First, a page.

Docking in Barcelona today seemed to be a bit of a challenge as there are several cruise ships in port! We did not secure clearance until about 9:30 am and then, of course, the tours and disembarking guests took precedence going to shore. Those of us going out on our own had to wait a little while. But since we had no compelling plans, we simply waited and got into town about noon. The day was cold, windy and overcast. Being creatures who like their comfort, we opted to take a cab to the department store, El Corte Inglais, in Placa de Catalunya (which is at the far end of La Rambla) and have lunch in the top floor food court. While there, it seemed quite natural to just do a little shopping! Hey, shopping happens no matter where you are!!!! Afterwards, we taxied back to the ship and called it a day. I’ll show you some photos taken from the taxi of the charming balconies of Barcelona as well as some old photos from visits past; but you might, also, want to check-out ”Archives” for the blog from 2017.
We visited Naples, for the first time, 35 years ago. At that time, we were here for business. Now that we’re retired, we return for pleasure! It is always fun and interesting to explore the joys of Southern Italy as well as the gorgeous islands. You can search the “Archives” for many photos of Italy—we come here often—and I hope you’ll enjoy them! But on this visit, with time limited, we basically did a sweep of an historic café, Gran Café Gambrinus; a famous pizzeria, Brandi; an exquisite shopping mall, Galleria Umberto I; and the eye-candy shopping streets of Via Chiaia and Via Toledo. The photos follow:
Wednesday, Thursday, and Friday April 10, 11, and 12, 2019
The primary reason cruise ships come to Aqaba, Jordan is to visit the UNESCO World Heritage Sites of the wondrous Nebatean “Red Rose City” of Petra and the amazing Wadi Rum desert. We have experienced both and you can read about them by checking out “Archives” for April 2017. You will also find a gazillion photos of the Suez Canal!!!!
However, this time, we spent our first day in Aqaba touring the Shoubak Castle. The castle was built in 1115 by Baldwin I of Jerusalem during his expedition to the area. Soon after, in 1116, he captured the port of Aqaba. The castle was strategically important because it dominated the main passage from Egypt to Syria thus allowing taxation of not only traders, but also those who were on pilgrimages to Mecca and Medina. It became part of the Lordship of Oultrejordain in 1142. Eventually, the greedy Raynald of Chatillon used the castle to not only attack rich caravans but to build ships and transport them overland to the Red Sea from which he planned to attack Mecca itself. Obviously, this was intolerable to the Ayyubid Sultan Saladin who preemptively invaded the Kingdom and captured the castle in 1189. The castle is currently being studied by an Italian archaeological team for the University of Florence.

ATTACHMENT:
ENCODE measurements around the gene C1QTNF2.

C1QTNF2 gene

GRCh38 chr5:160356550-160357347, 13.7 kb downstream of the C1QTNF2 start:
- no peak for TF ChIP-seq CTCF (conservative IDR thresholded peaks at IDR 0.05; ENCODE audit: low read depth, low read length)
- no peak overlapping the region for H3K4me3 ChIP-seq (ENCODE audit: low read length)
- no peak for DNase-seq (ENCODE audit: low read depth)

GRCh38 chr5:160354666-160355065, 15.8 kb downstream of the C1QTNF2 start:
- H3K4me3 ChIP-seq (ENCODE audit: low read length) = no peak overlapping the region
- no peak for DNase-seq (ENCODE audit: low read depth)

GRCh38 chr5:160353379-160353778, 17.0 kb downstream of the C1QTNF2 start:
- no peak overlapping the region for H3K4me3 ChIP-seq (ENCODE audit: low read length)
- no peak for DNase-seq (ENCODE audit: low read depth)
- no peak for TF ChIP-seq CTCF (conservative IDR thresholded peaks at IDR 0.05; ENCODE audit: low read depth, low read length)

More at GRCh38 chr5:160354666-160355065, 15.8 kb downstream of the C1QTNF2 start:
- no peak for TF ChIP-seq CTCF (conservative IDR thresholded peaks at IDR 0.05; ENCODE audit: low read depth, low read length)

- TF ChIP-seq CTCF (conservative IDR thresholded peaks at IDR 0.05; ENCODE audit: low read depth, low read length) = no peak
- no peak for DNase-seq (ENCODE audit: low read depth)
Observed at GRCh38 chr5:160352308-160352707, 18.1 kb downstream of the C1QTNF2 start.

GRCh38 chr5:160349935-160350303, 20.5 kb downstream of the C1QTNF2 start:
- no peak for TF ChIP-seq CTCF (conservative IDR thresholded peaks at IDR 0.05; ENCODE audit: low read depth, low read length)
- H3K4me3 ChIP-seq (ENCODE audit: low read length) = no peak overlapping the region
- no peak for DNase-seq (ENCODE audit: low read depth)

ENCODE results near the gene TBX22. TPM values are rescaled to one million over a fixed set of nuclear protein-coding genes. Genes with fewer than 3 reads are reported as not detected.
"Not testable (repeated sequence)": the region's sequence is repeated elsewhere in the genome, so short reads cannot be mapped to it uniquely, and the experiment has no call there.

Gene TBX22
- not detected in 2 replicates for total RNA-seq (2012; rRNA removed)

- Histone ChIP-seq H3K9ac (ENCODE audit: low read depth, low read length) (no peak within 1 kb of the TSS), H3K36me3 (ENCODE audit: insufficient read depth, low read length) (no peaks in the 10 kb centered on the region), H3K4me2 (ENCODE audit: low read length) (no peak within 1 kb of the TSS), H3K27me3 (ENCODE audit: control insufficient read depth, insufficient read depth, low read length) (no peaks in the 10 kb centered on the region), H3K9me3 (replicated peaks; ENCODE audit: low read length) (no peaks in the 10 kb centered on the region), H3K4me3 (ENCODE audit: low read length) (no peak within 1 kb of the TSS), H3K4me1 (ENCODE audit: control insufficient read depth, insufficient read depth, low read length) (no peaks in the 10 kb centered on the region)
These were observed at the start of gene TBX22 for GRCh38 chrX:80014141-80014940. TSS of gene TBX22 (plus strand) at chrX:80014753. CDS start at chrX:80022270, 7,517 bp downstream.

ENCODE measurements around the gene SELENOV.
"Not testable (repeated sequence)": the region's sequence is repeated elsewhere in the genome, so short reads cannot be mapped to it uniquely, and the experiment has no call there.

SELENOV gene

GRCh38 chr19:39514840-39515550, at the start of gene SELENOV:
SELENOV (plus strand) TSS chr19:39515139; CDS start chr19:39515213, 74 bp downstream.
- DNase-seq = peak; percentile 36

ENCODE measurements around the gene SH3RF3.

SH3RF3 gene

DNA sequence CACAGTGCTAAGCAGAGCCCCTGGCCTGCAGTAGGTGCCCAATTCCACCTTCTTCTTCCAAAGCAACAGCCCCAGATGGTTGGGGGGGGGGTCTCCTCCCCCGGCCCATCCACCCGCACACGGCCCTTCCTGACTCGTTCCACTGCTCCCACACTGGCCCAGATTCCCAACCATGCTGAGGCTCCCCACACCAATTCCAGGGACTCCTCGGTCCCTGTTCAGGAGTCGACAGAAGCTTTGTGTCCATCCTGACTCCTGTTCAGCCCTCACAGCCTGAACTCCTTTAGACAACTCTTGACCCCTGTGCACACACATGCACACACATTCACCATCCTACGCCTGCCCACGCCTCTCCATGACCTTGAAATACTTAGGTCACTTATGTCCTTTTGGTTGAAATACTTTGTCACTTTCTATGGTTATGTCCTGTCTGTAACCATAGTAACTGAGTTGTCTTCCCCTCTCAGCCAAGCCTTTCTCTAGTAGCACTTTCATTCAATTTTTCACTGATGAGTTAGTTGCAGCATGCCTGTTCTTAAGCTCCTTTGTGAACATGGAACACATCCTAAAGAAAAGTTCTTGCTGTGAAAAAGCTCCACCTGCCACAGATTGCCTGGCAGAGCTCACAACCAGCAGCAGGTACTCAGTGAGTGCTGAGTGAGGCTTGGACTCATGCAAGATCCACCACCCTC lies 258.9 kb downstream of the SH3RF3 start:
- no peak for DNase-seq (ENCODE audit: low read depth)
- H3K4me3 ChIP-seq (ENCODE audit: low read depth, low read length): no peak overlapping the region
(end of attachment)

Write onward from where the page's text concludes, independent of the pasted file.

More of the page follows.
On day 2, we happily shuttled into town, did a little shopping, had a pleasant lunch, and returned to the ship for an afternoon departure to the “anchorage” outside the Suez Canal where we spent the night.
Early the next morning, we led a “conga line” of ships coursing through the Suez Canal.
We are now in the Mediterranean Sea. Our next port is Naples, Italy.
According to the HAL Port Guide, “Its position on the Arabian Sea close to the Straits of Hormuz has made Muscat a pivotal trading and military strategic point going back thousands of years.” Muscat sits on a beautiful cove ringed by volcanic mountains and guarded by two ancient Portuguese forts. Traders settled here; tribes battled for control of the sheltered harbor; Persians invaded; and it was the Portuguese who finally took control and retained their influence for over a century. However, since the 18th century the Al Bu Sa’id dynasty has ruled as a sultanate. The current Sultan, Qaboos bin Said, seized power from his father in 1970 (sending him to the Dorchester Hotel in London!). Since then, the economy has remained stable based on trade, petroleum; port operations and tourism.
The pier is located in a subdivision called Muttrah (the original old town) with a large souq. We rode a port shuttle into town and were dropped off outside the souq. From there, taxis can be hired by the hour for customized private tours or the HOHO departs on a frequent schedule. We have been here often. So perhaps you’d like to check out the post from March 2017.
This visit, we stayed near the souq, shopped for exotic bargains, and had an afternoon libation before returning to the ship.
We awoke on day 3 to the sound of birds in the trees! Looking out the window, we spotted green parakeets in the treetops. Lovely! Then we looked around and noticed more: the haze of a hot, humid morning obscuring the horizon; a beautiful mosque not far away; numerous cell towers; and an overpass slicing through the terrain to carry that high-speed train we rode into Delhi. The beautiful and the ugly, the good and the bad; the rich and the poor; all the contrasts of India visible right outside our window.
After a quick breakfast, we checked-out of the hotel and boarded the buses once again. We are on our way to Humayun’s Tomb and a quick tour of Delhi before catching our plane to Mumbai. We will re-board the MS Amsterdam on her first of 2 days in Mumbai. We had thought we’d have time to do some roaming in Mumbai on day 2, but it turns out we will arrive back at the ship very late. We will be sleeping-in!!! So please, check out Archives for March 2017 for a quick review of the sites of Mumbai.
Meanwhile, let me show you the photos of Humayun’s Tomb and some highlights of Delhi:
We were told, repeatedly, by our guide, Ashok, that India is a nation of comparison, contrasts and contradictions. We were shown mostly the elegant. But I hope the photos have conveyed, somewhat, that sentiment of a dichotomy that is “the normal” in India. It is a complex and interesting country!